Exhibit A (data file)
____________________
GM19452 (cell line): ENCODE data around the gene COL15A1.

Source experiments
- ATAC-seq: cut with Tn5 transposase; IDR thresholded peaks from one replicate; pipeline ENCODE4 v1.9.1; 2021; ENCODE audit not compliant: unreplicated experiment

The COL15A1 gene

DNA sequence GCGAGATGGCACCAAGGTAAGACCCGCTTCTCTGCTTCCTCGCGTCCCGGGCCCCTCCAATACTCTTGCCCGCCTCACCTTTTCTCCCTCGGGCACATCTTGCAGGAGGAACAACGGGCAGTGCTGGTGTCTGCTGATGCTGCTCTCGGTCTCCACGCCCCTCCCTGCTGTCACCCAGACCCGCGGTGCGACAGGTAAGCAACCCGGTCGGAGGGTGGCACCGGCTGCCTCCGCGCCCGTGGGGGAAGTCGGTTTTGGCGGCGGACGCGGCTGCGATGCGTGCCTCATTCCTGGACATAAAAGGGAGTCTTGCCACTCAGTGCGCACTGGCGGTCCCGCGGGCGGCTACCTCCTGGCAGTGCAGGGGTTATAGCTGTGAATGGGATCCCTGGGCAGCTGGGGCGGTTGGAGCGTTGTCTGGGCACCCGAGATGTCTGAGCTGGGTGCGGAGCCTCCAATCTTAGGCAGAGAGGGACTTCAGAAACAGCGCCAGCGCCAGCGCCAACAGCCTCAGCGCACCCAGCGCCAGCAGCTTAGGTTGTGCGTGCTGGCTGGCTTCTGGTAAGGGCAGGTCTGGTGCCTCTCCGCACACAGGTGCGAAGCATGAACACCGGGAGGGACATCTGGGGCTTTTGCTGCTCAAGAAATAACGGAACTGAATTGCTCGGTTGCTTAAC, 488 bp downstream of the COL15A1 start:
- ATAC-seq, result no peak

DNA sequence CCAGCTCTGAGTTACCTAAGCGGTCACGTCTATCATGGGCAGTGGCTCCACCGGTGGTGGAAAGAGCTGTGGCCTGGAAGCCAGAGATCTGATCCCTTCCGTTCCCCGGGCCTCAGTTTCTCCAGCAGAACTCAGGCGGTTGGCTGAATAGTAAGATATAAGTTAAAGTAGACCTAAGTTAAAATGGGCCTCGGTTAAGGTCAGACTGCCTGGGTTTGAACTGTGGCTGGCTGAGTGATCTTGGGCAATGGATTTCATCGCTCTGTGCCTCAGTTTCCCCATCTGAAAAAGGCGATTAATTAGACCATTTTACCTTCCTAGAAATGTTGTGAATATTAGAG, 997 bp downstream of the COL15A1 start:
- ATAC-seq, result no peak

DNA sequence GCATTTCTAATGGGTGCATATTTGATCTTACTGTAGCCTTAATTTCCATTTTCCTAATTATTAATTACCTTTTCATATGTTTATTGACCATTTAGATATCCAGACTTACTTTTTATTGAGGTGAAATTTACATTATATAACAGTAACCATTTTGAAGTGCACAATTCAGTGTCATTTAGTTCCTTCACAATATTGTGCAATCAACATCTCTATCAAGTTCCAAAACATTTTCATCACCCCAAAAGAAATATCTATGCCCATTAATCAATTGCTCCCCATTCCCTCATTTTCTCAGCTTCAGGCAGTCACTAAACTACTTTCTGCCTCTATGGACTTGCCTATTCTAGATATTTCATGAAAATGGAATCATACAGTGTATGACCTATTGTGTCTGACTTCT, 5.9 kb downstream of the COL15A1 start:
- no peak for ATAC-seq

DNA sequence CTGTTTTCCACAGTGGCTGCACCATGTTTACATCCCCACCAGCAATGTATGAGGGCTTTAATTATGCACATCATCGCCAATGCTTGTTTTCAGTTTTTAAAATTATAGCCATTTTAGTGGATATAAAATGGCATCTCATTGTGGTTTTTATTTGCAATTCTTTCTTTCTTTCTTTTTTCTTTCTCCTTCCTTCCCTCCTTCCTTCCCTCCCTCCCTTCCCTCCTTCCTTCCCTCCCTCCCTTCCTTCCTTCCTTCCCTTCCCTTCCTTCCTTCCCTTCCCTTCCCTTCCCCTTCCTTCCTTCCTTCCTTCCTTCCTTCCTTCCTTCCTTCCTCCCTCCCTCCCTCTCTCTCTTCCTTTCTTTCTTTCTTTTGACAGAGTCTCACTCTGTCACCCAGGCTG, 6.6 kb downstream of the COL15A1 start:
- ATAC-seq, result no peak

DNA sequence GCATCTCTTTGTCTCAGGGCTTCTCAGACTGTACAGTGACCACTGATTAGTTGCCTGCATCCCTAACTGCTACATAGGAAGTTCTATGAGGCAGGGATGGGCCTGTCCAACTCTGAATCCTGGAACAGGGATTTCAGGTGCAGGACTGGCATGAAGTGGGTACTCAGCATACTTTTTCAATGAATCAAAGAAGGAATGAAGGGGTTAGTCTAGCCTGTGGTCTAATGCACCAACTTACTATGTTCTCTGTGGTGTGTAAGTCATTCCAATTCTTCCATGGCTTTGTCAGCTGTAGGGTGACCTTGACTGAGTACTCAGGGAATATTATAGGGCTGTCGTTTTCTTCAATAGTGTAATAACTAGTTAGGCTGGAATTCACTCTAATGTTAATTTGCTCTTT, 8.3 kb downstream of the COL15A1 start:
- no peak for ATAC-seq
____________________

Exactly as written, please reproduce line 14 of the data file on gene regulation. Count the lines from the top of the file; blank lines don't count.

- no peak for ATAC-seq